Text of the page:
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Identification of citrus orchard under vegetation indexes using multi-temporal remote sensing

Chenxin Liang, Qiting Huang, Si Wang, Cong Wan, Qiangyi Yu, Wenbin Wu


Citrus has been widely planted in the south of China in recent years. However, the multiple crop types and frequent cloud cover locally have posed a great challenge to the direct identification of the large-scale citrus orchard using the spectral information. In this study, a systematic approach was developed to identify the citrus orchard using the phenological characteristics of citrus during the fruit expansion stage, where the threshold value was determined to the key time window.
Taking the Wuming District of Nanning Guangxi Zhuang Autonomous Region in southwest China as the study area, an empirical investigation was carried out using the Google Earth Engine platform. 1 751 ground samples were also collected in the field for validation. Meanwhile, the cloud coverage assessment was performed on the Sentinel-2 images over the whole year of 2018. According to the citrus phenology in the study area, the characteristics of flowering were not outstanding in the first half of 2018 (the flowering period of citrus), while the key identification features were found in the second half of 2018 (the peak stage of citrus fruit growth and expansion). As such, the second half of 2018 was determined as the study period, considering the data availability and citrus phenological stage. Then, a multi-temporal image dataset was obtained from August to December. The specific procedure was as follows. Firstly, some indices were calculated using the time series Sentinel-2 data in 2018, including the multiple vegetation indices (e.g. Normalized Difference Vegetation Index (NDVI), Green Normalized Difference Vegetation Index (GNDVI), Difference Vegetation Index (DVI)), and Sentinel-derived Red-Edge Spectral Indices (RESI). The vegetation information of multi-temporal remote sensing was then obtained for the entire study area. Secondly, the vegetation information of various planting types was compared in different growing periods, according to the measured ground data. The results showed that there was no outstanding spectral difference between the citrus orchards and other vegetation types (e.g. sugarcane, banana, maize, and rice) in the study area. However, the vegetation indices of multi-temporal remote sensing presented that the NDVI of 0.47 for the citrus orchards was distinctly lower than that for the other vegetation types in October. There was also a lower GNDVI of citrus orchards in October and November. But there was no difference in the DVI of citrus orchards from other vegetation. Furthermore, the fruit expansion stage of citrus was located from September to October, indicating weak vegetation information of citrus. Nevertheless, there were significant differences among different vegetation indices, where the NDVI presented the highest. In addition, a renormalization of vegetation indices was further constructed to identify the spatial distribution of citrus in the study area by a threshold, according to the NDVI in October. The overall accuracy of citrus orchards reached 82.75% using the renormalization of NDVI, where the Kappa coefficient was 0.66, indicating a better identification, compared with the rest of renormalized vegetation indices (GNDVI, DVI, and RESI). The NDVI presented more complete identification for the citrus orchards, whereas, the GNDVI performed more fragmented identification. Consequently, the total area of citrus planting was calculated as 3.42×104 hm2 using the phenological parameters of citrus orchards. This finding can provide strong theoretical and practical support to timely mapping the citrus orchards using remote sensing.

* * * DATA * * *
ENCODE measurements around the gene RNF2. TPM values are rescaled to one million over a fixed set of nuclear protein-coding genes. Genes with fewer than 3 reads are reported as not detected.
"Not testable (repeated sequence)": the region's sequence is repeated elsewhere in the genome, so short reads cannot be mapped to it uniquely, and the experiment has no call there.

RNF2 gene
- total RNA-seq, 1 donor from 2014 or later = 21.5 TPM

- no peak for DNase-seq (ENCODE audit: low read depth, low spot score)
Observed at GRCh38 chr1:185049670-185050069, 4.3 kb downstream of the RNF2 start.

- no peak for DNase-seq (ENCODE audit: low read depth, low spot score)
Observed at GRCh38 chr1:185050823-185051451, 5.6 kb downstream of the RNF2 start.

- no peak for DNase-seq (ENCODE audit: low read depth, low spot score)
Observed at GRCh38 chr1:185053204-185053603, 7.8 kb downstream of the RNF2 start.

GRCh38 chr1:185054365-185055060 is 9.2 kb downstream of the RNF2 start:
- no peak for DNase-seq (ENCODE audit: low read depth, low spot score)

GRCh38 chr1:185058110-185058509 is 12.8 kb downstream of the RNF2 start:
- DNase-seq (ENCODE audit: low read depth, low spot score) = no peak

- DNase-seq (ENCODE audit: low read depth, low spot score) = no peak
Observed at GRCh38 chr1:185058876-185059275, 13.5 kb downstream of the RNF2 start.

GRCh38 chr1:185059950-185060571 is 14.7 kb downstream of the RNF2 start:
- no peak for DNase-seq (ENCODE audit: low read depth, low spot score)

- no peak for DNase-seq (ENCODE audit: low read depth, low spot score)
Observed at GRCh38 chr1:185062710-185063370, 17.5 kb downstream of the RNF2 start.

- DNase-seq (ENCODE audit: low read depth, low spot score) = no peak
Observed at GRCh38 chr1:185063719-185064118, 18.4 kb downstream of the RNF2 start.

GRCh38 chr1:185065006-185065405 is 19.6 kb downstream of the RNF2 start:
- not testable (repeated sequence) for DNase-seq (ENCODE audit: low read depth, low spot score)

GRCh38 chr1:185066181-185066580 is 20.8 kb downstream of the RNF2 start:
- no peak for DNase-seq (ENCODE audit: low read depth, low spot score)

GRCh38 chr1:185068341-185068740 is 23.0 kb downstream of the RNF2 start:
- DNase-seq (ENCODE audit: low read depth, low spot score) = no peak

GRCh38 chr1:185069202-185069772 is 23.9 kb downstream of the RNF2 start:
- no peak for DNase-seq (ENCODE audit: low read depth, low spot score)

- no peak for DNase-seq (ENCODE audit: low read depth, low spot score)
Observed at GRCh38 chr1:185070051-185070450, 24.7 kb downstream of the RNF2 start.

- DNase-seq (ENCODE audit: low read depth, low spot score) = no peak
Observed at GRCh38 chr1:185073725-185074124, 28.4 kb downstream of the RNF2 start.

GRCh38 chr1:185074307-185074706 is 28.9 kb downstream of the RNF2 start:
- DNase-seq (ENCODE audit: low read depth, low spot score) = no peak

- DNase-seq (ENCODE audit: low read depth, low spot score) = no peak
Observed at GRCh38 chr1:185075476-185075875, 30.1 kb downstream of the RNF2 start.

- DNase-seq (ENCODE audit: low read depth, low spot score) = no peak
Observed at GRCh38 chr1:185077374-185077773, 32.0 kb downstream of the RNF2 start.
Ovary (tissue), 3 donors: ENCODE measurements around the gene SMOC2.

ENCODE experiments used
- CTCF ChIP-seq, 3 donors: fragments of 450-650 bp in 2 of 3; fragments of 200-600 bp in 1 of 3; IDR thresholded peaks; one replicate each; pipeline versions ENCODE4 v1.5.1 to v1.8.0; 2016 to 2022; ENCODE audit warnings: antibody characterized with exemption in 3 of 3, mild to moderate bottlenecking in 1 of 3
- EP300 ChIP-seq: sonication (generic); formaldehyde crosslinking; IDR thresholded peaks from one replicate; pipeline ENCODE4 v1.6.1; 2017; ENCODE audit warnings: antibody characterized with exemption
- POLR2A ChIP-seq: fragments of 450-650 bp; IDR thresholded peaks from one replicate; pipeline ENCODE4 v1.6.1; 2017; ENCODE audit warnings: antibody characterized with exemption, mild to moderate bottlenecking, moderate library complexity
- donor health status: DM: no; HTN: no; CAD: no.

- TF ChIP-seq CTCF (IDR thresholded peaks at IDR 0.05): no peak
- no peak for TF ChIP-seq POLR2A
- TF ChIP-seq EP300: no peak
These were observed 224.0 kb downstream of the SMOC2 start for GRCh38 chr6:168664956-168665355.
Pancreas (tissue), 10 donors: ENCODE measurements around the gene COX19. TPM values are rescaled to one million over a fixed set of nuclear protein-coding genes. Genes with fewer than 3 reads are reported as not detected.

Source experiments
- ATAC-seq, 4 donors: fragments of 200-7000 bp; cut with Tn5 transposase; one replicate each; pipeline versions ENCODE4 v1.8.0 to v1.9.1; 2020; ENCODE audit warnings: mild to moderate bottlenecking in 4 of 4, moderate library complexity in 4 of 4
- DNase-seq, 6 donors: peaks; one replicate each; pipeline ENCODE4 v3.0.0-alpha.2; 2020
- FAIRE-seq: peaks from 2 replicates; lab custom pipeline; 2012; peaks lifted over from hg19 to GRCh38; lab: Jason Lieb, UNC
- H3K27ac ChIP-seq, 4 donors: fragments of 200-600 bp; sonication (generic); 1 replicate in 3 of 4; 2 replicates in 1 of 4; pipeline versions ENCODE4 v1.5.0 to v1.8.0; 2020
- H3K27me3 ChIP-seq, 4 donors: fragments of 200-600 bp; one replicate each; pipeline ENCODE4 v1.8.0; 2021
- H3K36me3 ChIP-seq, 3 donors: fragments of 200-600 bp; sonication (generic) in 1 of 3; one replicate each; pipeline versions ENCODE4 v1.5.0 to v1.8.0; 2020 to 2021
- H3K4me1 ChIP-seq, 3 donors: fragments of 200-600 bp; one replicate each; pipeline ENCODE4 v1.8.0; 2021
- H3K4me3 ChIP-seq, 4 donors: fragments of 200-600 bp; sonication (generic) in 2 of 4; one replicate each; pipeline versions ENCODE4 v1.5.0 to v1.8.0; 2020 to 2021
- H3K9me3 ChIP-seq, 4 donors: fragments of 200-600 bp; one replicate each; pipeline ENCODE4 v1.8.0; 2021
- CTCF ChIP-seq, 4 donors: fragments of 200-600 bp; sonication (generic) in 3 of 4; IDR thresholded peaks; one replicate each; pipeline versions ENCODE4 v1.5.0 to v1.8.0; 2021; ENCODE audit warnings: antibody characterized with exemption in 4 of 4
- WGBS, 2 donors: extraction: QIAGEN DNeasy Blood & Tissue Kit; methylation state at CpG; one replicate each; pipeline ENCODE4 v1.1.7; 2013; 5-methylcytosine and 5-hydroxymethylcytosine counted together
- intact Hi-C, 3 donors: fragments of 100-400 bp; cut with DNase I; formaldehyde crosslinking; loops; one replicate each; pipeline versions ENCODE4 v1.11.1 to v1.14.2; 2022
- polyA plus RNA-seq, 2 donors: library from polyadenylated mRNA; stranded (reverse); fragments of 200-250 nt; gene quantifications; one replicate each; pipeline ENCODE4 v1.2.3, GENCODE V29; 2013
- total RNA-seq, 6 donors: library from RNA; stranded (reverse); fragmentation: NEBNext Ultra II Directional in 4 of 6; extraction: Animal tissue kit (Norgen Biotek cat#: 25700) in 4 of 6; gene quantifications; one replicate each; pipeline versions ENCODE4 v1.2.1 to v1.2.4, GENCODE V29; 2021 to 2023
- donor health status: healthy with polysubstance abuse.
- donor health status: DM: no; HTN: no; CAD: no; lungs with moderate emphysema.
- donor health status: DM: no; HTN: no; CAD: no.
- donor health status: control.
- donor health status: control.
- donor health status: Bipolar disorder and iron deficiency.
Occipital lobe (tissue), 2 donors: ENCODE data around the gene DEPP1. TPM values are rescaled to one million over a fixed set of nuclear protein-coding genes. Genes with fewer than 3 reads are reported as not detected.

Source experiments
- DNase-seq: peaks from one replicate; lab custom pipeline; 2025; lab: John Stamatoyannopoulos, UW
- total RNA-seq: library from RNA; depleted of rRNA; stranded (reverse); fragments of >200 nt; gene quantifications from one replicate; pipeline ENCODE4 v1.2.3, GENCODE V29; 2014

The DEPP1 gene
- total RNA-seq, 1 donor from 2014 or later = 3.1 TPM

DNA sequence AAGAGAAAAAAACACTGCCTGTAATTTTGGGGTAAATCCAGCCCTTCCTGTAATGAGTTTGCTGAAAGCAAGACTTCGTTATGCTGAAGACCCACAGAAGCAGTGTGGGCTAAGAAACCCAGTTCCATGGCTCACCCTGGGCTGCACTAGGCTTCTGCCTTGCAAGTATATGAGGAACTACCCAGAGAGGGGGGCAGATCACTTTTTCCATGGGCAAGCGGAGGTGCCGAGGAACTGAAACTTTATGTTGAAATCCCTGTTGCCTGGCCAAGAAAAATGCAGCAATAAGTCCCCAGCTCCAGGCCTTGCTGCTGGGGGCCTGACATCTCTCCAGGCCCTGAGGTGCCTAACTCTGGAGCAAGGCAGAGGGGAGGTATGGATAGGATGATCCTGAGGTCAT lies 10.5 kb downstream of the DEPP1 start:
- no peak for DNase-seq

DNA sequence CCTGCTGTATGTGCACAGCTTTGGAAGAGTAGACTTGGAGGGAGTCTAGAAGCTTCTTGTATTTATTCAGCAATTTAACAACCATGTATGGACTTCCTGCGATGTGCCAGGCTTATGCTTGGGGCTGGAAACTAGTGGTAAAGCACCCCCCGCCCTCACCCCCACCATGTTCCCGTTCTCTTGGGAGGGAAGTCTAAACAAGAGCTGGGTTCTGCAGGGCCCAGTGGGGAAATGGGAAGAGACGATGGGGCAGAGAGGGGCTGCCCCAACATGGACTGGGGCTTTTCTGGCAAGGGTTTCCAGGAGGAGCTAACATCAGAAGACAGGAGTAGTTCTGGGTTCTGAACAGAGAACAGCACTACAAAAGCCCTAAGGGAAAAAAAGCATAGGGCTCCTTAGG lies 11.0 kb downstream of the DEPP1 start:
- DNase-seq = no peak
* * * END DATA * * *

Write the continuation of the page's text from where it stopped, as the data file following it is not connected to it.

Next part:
remote sensing; classification; phenology; citrus; vegetation index; Sentinel-2; Google Earth Engine

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Copyright (c) 2022 Chenxin Liang, Qiting Huang, Si Wang, Cong Wan, Qiangyi Yu, Wenbin Wu

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Creative Commons License
This site is licensed under a Creative Commons Attribution-NonCommercial 4.0 International License.